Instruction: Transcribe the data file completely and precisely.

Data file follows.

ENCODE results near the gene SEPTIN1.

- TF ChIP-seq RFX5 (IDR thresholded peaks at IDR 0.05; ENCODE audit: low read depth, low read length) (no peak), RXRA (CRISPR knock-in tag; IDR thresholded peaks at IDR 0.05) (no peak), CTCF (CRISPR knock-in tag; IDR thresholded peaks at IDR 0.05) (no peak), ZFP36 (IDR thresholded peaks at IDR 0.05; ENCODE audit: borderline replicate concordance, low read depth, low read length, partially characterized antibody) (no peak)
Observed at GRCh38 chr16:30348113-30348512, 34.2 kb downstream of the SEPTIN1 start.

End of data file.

ENCODE results near the gene SEPTIN1.

- TF ChIP-seq RFX5 (IDR thresholded peaks at IDR 0.05; ENCODE audit: low read depth, low read length) (no peak), RXRA (CRISPR knock-in tag; IDR thresholded peaks at IDR 0.05) (no peak), CTCF (CRISPR knock-in tag; IDR thresholded peaks at IDR 0.05) (no peak), ZFP36 (IDR thresholded peaks at IDR 0.05; ENCODE audit: borderline replicate concordance, low read depth, low read length, partially characterized antibody) (no peak)
Observed at GRCh38 chr16:30348113-30348512, 34.2 kb downstream of the SEPTIN1 start.